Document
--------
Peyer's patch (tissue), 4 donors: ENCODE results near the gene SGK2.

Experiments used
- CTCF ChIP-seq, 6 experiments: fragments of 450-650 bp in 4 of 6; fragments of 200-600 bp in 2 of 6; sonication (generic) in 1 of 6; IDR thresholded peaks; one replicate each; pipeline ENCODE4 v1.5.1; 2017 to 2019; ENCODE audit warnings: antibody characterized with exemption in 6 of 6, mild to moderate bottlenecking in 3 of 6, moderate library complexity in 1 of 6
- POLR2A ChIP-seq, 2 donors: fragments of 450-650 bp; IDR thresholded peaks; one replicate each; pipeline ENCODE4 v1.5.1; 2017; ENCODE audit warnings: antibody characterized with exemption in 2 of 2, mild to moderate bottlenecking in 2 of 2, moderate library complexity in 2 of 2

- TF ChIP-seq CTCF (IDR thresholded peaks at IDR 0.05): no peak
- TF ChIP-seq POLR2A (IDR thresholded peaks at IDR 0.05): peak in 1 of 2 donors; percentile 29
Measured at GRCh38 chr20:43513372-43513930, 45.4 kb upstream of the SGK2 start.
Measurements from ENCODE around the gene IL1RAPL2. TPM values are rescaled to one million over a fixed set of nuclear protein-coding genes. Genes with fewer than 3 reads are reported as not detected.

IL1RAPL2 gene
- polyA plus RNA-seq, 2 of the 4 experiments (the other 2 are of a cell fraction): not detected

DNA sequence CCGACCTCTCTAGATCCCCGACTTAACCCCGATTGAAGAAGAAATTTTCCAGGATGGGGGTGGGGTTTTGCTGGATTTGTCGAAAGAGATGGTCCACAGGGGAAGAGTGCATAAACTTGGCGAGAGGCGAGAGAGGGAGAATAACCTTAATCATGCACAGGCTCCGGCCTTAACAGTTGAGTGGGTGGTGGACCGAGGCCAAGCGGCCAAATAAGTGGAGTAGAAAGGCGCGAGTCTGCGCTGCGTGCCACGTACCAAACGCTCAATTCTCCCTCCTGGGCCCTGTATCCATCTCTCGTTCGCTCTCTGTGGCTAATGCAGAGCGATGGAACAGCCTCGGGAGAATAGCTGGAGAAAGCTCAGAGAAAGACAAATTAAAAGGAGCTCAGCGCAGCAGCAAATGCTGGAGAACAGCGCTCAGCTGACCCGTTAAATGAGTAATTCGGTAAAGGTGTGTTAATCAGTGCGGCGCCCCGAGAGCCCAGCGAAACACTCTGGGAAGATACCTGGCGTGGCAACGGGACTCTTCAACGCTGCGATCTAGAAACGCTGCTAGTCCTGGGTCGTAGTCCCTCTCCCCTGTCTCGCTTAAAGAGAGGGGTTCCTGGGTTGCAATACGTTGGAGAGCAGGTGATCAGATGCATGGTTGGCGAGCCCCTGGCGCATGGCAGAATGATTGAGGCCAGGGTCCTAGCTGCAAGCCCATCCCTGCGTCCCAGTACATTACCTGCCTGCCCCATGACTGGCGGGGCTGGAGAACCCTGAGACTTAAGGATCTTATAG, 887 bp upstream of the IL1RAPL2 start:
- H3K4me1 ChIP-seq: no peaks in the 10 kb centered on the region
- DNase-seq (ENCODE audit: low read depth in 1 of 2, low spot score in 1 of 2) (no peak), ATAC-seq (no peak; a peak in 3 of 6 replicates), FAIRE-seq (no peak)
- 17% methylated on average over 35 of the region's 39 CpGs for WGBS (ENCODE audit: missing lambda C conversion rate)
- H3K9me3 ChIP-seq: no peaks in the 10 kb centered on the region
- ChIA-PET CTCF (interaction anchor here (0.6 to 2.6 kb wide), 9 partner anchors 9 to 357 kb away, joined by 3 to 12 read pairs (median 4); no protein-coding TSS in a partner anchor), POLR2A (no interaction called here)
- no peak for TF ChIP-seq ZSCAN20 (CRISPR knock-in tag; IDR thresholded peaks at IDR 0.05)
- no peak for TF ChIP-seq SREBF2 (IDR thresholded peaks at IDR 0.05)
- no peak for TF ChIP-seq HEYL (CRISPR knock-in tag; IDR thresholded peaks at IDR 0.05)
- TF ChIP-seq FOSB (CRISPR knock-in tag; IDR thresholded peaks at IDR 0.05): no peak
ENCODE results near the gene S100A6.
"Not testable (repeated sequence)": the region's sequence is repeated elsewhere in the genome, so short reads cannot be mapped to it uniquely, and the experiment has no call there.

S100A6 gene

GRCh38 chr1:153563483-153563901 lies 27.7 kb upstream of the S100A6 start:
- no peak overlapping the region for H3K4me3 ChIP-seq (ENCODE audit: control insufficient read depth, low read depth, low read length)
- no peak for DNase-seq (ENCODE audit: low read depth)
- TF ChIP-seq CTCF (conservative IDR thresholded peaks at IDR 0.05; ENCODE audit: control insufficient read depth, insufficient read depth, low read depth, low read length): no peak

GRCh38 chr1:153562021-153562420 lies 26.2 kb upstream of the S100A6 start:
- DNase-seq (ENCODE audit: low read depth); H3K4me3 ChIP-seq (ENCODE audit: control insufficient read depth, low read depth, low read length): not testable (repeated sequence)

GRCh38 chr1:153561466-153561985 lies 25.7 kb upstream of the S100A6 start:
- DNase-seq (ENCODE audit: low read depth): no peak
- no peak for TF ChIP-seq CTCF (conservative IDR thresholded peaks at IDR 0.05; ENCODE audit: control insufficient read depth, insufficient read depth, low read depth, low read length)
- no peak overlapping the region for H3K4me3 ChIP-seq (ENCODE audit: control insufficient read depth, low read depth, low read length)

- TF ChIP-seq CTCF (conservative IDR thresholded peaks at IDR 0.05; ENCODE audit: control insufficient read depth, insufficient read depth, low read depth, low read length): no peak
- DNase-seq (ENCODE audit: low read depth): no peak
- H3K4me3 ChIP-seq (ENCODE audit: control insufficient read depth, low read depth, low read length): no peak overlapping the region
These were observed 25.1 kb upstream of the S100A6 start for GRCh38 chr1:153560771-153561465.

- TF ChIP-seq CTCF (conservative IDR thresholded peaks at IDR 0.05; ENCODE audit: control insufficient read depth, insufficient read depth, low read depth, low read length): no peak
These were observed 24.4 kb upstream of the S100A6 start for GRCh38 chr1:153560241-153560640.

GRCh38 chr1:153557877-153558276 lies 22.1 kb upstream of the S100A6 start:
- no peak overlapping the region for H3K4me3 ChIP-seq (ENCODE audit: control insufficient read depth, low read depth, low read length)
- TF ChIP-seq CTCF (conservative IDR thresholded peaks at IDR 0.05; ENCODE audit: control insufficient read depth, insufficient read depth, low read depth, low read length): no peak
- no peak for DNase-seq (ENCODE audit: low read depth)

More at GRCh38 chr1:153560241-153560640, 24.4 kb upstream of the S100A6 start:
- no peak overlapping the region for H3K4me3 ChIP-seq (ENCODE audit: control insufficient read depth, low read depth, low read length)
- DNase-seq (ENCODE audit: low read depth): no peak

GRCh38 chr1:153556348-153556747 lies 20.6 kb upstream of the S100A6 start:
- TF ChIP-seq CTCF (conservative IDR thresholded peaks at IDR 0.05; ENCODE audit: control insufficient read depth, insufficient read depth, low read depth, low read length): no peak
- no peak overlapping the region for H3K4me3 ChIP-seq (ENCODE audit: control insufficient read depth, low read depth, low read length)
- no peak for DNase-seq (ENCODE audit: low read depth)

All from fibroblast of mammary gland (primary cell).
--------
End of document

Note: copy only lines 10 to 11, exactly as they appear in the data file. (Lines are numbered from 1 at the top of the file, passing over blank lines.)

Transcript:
- polyA plus RNA-seq, 2 of the 4 experiments (the other 2 are of a cell fraction): not detected

DNA sequence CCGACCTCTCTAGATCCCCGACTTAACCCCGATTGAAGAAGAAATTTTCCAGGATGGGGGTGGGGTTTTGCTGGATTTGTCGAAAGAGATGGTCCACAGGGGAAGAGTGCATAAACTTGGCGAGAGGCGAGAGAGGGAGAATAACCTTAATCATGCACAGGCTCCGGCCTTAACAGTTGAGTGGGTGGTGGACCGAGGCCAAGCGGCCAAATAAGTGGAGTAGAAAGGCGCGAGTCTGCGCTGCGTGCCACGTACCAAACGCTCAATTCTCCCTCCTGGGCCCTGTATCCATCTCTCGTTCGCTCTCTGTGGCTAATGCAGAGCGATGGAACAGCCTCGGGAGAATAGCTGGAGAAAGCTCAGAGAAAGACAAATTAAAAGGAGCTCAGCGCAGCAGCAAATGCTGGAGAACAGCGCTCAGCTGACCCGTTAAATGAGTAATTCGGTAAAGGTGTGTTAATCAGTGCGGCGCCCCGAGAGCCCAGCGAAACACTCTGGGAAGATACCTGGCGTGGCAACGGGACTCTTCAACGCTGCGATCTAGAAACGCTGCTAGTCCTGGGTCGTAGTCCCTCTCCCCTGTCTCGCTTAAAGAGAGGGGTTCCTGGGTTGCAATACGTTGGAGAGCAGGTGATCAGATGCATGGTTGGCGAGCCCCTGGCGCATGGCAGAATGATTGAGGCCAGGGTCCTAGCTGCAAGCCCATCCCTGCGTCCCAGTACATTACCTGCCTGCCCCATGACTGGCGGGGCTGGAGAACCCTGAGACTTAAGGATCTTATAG, 887 bp upstream of the IL1RAPL2 start: